At dawn, Wang Pusheng regained consciousness. Bright, dark eyes opened in a face as ashen as a corpse. He looked at Sergeant Major Li lying beside him, both of them sharing a greatcoat which was stiff with blood. ‘We’d better go, my lad,’ said Li.
The boy said something, but so faintly that Li could not hear.
The boy repeated it and Li understood this time: he could not walk and would rather be left here to die. He could not bear any more pain like that.
‘You mean, you’ve made me waste all night waiting for you?!’ said Li.
‘Wait a bit longer till my belly stops hurting,’ Wang begged him, ‘then I’ll go with you.’
Li watched as the sky grew lighter. Then he draped the boy’s arm over his shoulder. He was a well-trained soldier, after all, and could drag himself along on one leg even with someone slung over his shoulder. One good thing was that the boy weighed no more than a shoulder-pole of grain.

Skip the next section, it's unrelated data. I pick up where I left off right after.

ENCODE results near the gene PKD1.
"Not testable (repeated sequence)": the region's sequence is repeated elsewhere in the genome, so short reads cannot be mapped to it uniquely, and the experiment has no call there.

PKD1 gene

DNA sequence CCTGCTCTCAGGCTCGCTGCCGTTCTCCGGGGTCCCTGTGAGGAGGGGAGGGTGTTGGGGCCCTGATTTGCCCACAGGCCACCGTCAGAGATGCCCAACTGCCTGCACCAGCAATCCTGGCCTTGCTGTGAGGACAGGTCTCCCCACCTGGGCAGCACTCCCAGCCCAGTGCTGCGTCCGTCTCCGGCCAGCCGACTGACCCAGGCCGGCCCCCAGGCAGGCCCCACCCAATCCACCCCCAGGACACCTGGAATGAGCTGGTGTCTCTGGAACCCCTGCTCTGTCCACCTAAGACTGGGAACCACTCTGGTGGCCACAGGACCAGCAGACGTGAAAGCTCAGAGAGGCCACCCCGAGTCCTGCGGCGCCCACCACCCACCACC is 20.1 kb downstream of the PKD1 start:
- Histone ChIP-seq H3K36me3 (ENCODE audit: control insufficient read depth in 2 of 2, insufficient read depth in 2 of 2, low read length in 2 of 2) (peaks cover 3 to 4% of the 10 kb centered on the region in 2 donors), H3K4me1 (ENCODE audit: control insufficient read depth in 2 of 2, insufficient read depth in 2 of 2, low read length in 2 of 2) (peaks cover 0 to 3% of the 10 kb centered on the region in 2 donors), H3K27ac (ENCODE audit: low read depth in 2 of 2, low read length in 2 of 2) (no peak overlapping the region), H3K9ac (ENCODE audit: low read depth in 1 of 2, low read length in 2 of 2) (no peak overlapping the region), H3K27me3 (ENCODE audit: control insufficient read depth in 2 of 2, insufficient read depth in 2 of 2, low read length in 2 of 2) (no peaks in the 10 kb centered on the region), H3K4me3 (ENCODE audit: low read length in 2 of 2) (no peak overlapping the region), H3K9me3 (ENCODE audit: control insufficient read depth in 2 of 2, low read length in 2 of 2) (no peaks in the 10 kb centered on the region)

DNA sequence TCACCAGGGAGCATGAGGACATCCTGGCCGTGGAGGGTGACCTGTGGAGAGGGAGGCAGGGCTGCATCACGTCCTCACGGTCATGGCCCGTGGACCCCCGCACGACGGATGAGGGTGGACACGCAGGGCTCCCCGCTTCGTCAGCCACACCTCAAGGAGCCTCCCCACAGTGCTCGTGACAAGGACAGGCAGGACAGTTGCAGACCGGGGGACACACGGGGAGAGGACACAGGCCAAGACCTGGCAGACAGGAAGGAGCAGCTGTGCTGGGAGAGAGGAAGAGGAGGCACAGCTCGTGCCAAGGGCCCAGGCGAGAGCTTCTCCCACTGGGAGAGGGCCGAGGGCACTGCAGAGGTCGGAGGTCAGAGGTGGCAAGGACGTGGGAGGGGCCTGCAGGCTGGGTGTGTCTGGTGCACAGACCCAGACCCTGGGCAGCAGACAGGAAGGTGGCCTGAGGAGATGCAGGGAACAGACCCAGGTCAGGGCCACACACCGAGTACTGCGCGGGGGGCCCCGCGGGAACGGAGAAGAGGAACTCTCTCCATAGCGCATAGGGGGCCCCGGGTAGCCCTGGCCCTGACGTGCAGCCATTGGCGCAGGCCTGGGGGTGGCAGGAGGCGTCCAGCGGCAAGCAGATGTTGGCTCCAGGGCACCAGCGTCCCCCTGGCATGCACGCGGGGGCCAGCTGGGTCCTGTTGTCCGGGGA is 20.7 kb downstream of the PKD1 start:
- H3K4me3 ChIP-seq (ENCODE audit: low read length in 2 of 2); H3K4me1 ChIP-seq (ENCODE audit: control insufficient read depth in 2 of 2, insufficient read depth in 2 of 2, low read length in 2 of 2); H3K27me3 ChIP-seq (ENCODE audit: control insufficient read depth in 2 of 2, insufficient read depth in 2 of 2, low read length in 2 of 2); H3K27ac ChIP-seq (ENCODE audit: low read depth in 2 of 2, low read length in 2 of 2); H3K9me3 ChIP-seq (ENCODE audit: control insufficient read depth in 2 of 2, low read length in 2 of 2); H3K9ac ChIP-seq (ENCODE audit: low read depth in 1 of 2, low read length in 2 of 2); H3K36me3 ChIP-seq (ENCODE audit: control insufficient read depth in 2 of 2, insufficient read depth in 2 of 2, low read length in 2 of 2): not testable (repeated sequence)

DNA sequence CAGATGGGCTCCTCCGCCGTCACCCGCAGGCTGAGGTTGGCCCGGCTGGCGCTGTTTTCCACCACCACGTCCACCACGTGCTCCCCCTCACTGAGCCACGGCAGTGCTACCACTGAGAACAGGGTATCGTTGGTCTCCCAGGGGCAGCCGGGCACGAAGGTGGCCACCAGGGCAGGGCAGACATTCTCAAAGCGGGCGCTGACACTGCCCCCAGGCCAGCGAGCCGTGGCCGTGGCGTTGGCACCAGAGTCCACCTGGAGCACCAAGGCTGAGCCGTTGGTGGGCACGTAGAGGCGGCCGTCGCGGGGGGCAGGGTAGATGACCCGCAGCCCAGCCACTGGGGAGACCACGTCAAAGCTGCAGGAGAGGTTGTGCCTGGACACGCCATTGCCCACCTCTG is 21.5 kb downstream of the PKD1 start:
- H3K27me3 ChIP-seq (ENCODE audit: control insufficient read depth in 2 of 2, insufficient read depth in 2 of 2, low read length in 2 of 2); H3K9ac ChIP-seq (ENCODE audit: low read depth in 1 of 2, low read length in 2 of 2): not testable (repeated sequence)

The mist rose from the river and would give them some cover. That was another good thing, a very good thing.
They had only moved a few feet when they heard the sound of footsteps. Li’s heart was in his mouth, but they were both still hidden by the mist and he could squeeze them in between two corpses.
The footsteps were coming from the hilltop, but did not sound like army boots. Then came the words: ‘There must be thousands of them here!’
They were speaking Chinese!
‘We haven’t seen them all yet. It’s still misty. Those fuckers, to kill so many Chinese soldiers!’
‘Fucking Jap devils!’
The men were talking Nanking dialect and must have been in their forties or fifties.
‘There are only a few of us. How long is it going to take to get rid of all these corpses?!’
‘Fucking Jap devils!’
Down the slope they came, cursing and complaining.
‘They’ll clog up the river if we throw them in!’